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Stabilizing Haiti

February 13, 1986

Now that Haitian dictator Jean Claude Duvalier has fled, leaving the island's government in the hands of a mix of military men and civilians, the United States and other nations must do what they can for its impoverished people. But to do it effectively means distinguishing between Haiti's immediate and long-term needs.

The most pressing needs now are food and medicine. The people of Haiti are among the most malnourished in the Western Hemisphere, and their plight has been exacerbated by the chaos that preceded the fall of Duvalier. Correspondents in Haiti have filed graphic reports of food warehouses being looted by mobs so desperate that people were reduced to scraping tiny handfuls of spilled flour and rice off the floor. Both the United States and France, with which Haiti has close historic ties, have promised aid to the new government, and the most dramatic gesture they could now make would be to send emergency relief supplies to the island. While emergency relief is normally reserved for countries that have suffered a natural disaster, a case can be made that the Duvalier regime's methodical exploitation of Haiti for almost 30 years had the same effect as an earthquake or hurricane in slow motion.

Most observers agree that long-term efforts to strengthen the Haitian economy, most of them well under way and administered by private relief agencies, are sound. These include campaigns to restore forests and farmland in the Haitian countryside and to build roads, water systems and other public works projects to stimulate industries in the nation's cities. Development experts say that massive infusions of money probably would not hasten the completion of these long-term efforts, but at least a government without Duvalier will be less likely to divert money from them for graft. Thus before any more long-term aid goes into Haiti, foreign governments and relief agencies must demand assurances from the new government that the money will be used properly.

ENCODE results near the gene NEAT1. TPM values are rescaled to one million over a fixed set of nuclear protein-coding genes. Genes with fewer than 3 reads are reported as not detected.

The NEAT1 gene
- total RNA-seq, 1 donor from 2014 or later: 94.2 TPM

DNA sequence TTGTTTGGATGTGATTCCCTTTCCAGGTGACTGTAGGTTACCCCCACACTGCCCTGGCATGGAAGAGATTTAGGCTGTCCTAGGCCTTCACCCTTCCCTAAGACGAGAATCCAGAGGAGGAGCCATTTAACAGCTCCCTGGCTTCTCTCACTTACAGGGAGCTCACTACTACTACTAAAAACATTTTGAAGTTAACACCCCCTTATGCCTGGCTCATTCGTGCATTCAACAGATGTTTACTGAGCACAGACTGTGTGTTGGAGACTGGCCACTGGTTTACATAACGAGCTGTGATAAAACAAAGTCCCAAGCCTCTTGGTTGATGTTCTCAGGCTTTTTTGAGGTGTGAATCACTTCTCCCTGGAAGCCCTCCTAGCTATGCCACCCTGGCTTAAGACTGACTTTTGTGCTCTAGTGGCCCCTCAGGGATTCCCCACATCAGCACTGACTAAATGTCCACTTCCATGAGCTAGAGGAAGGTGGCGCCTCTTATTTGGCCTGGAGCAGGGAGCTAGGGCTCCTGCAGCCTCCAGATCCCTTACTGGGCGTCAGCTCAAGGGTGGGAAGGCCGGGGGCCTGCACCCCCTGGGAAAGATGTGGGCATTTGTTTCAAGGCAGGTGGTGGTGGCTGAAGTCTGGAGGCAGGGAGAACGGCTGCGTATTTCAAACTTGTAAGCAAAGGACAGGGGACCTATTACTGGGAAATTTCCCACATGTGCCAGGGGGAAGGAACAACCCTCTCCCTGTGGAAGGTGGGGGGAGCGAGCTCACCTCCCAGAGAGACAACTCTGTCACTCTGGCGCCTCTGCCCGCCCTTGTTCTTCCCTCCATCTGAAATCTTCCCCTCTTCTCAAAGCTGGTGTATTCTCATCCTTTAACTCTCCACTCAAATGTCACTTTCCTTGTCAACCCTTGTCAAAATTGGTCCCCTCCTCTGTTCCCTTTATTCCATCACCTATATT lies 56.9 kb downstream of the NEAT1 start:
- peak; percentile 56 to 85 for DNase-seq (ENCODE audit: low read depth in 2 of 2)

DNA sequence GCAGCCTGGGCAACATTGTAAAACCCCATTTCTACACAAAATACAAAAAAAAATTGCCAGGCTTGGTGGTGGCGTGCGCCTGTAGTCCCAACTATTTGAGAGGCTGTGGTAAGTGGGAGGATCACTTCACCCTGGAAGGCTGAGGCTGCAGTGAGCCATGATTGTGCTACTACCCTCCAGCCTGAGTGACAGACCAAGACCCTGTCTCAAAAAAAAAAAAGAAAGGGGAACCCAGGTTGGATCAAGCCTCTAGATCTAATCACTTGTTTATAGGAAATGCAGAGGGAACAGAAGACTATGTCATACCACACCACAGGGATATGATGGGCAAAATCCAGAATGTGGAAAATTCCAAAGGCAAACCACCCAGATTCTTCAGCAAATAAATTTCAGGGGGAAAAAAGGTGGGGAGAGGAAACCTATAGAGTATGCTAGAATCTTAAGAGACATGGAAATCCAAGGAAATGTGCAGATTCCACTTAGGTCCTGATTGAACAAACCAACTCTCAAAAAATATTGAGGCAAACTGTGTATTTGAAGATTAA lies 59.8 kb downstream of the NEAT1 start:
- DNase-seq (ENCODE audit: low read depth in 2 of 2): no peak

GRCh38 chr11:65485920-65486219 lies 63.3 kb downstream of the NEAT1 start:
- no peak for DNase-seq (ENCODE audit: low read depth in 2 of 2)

One reason for such caution is the fact that some leaders of the interim military-civilian junta were loyal principals in the Duvalier government. In fairness it must be noted that none has been accused of participating in old regime's worst excesses. And in a nation where more than 80% of the population is illiterate, it will be hard to find an educated Haitian who did not, at one time or another, serve the government during the Duvalier years. Nevertheless, the question of how soon the interim government should be replaced in free and open elections will be the most difficult issue facing the Haitian people once their immediate needs are met. Some former opponents of Duvalier want elections in six months. Others say two years is a more realistic goal. Considering the sad state in which Duvalier left Haiti, perhaps the wisest course is to wait and see how well the interim government administers emergency aid. That could determine whether it is open and responsive enough to command popular support, and thus able to govern the nation for more than a few months.

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